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Register now for Camp Mushroom

camp-mushroomIf you’ve gotten shut out in years past because Camp Mushroom sold out before you even heard about it, now’s the time to sign-up for the annual event which will be held June 3 – 4 at Hidden Valley Camp, Watkins Glen NY.

Camp Mushroom is Cornell University’s annual two-day event for farmers, woodlot owners, and hobby growers who want to cultivate their own shiitake, oyster, lions mane, and stropharia mushrooms. This year marks the 11th year of the course, as forest mushroom cultivation blossoms in the Northeast as a new small farm industry.

This course is geared for those interest in the commercial production of mushrooms. Participants will be trained in four methods of mushroom cultivation; shiitake on bolts, lions mane/oyster on totems, oysters on straw, and stropharia in woodchip beds. Additional topics include laying yard and management considerations and the economics of production.

Each participant will also inoculate a shiitake bolt to take home. Anyone who wants to get into mushroom growing as a serious pursuit should not miss out on this opportunity to learn from the experienced growers and researchers who will present for this event.

Visit the Camp Mushroom webpage for more details and registration information.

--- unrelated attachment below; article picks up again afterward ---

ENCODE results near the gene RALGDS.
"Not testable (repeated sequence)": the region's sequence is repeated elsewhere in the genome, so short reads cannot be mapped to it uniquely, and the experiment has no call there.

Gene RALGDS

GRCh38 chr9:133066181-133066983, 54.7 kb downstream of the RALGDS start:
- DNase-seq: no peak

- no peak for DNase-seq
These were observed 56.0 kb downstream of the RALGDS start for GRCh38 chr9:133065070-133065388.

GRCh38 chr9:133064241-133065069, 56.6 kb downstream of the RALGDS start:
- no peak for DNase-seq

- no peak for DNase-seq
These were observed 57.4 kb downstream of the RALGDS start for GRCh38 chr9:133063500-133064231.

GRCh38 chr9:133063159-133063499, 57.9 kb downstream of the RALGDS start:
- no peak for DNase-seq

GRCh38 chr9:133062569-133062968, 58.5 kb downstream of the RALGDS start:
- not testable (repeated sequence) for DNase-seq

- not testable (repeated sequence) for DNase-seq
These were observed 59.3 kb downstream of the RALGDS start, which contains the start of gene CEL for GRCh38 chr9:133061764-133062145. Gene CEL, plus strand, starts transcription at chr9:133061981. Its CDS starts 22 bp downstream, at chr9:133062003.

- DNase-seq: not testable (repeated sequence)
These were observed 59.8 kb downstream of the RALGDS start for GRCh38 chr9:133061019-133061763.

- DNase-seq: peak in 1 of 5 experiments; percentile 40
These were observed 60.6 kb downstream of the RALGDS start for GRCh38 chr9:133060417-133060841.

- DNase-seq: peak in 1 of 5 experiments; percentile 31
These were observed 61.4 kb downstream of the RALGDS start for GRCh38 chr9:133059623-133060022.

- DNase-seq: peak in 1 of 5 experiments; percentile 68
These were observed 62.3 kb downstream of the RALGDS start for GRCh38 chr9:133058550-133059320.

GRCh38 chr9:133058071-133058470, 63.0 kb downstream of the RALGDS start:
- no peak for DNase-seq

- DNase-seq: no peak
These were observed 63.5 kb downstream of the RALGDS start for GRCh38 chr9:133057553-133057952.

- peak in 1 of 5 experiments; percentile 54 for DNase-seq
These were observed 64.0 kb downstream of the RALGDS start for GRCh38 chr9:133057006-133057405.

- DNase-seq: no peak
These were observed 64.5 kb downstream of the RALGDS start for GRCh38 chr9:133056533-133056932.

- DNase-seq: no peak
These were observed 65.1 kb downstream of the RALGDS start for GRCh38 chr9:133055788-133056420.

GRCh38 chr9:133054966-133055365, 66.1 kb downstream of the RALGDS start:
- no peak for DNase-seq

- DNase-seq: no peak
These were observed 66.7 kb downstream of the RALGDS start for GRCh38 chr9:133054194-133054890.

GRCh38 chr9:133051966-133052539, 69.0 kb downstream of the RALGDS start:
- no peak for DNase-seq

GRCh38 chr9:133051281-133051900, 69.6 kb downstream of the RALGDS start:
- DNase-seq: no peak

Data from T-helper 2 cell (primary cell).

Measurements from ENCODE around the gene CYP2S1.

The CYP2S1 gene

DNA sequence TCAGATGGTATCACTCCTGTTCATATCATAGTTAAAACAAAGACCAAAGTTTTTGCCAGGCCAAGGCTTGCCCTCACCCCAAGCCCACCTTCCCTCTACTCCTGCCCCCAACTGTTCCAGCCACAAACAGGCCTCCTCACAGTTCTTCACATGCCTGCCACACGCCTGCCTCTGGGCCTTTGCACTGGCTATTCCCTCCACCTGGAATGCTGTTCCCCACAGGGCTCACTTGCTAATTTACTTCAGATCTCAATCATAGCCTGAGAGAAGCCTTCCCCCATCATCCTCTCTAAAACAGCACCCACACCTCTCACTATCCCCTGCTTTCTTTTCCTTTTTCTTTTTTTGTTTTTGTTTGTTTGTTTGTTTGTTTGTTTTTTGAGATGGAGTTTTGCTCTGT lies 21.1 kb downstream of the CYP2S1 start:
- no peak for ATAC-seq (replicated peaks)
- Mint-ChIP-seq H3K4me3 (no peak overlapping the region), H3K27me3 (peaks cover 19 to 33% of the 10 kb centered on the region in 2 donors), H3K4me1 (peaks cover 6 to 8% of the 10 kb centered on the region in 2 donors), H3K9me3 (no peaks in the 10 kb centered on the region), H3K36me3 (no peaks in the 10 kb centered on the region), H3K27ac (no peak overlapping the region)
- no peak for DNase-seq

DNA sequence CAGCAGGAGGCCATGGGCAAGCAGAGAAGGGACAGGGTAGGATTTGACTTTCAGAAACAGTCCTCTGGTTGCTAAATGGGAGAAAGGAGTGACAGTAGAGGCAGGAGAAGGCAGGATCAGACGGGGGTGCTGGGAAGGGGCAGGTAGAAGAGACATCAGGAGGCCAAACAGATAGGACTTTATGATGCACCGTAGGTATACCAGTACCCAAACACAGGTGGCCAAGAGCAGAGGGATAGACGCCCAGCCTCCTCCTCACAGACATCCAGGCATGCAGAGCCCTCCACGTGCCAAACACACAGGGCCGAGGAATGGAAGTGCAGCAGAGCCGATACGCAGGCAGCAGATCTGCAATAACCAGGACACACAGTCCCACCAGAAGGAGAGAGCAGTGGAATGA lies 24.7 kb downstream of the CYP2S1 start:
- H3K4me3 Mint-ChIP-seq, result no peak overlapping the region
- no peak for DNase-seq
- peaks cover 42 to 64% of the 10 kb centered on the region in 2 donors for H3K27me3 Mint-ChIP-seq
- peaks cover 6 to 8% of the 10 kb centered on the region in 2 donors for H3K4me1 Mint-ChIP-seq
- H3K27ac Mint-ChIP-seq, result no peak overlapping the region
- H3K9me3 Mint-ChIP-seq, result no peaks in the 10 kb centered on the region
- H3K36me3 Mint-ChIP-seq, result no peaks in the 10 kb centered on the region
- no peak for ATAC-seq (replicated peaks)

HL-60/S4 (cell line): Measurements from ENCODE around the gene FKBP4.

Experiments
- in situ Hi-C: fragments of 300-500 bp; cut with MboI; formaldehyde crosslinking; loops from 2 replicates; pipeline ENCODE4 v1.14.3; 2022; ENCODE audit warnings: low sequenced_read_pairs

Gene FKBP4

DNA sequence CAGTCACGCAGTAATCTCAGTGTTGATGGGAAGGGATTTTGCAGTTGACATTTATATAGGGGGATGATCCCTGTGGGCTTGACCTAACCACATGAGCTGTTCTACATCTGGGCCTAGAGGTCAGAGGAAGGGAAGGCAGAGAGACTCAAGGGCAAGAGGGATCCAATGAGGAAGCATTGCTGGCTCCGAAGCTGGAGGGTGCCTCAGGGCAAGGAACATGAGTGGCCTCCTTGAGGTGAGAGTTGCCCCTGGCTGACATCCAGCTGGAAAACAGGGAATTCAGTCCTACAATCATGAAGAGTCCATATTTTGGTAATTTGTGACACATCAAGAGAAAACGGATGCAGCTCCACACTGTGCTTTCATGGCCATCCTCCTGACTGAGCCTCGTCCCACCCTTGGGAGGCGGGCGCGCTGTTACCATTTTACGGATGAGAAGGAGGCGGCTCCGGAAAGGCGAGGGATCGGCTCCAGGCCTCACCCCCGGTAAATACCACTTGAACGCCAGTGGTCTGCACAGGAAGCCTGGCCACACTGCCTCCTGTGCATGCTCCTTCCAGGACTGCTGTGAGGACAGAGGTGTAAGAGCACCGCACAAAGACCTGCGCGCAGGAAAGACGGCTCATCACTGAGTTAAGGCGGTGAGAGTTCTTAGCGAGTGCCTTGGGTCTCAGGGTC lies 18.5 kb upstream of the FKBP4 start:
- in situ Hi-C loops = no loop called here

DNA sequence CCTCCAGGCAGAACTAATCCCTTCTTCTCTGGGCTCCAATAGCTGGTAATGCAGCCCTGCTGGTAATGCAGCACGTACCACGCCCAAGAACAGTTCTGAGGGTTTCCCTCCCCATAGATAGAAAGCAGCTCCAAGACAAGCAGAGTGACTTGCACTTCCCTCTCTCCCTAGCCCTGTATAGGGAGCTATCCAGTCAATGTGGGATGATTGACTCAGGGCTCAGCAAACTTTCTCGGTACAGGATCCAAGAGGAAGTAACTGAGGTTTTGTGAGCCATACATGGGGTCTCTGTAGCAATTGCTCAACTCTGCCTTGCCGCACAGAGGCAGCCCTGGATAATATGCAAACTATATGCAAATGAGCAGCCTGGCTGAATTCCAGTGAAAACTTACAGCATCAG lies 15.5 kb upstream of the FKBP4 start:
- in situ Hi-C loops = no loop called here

Meantime, you can view new series of short videos that detail forest cultivation of lions mane, oyster, and wine cap stropharia mushrooms. Here’s a sample:

‘For the love of soil’ time lapse

If you missed the painting with soils activity organized by the Soil and Crop Sciences Section to celebrate World Soil Week Dec. 10, you can watch a one-minute time-lapse video to see what you missed. Read more about the event in the Cornell Chronicle.

2015 annual flower trial results

This successful mixed container combined 'Sweet Heat' pepper, 'Taishan Orange' marigold, 'Summer Picnic' lettuce.

This successful mixed container combined ‘Sweet Heat’ pepper, ‘Taishan Orange’ marigold, ‘Summer Picnic’ lettuce.

If you missed last summer’s Cornell Floriculture Field Day held at the Bluegrass Lane Turf and Landscape Research Facility adjacent to campus, you can still view 2015’s top performing annual flower and foliage plants and the results of mixed container trials combining vegetables, ornamentals and herbs.

And mark your calendars now: The 2016 Cornell Floriculture Field Day will be held August 9, 2016 at Bluegrass Lane.

‘Soil art’ in Mann Lobby Thursday

Aubrey Fine, Kirsten Kurtz and Kelly Hanley prepared the soils to make the paints.

Aubrey Fine, Kirsten Kurtz and Kelly Hanley prepared the soils to make the paints.

Need a study break?  Swing by the Mann Library Lobby on Thursday anytime between 11 a.m. and 2 p.m. and contribute to a mural created with paints made from soil.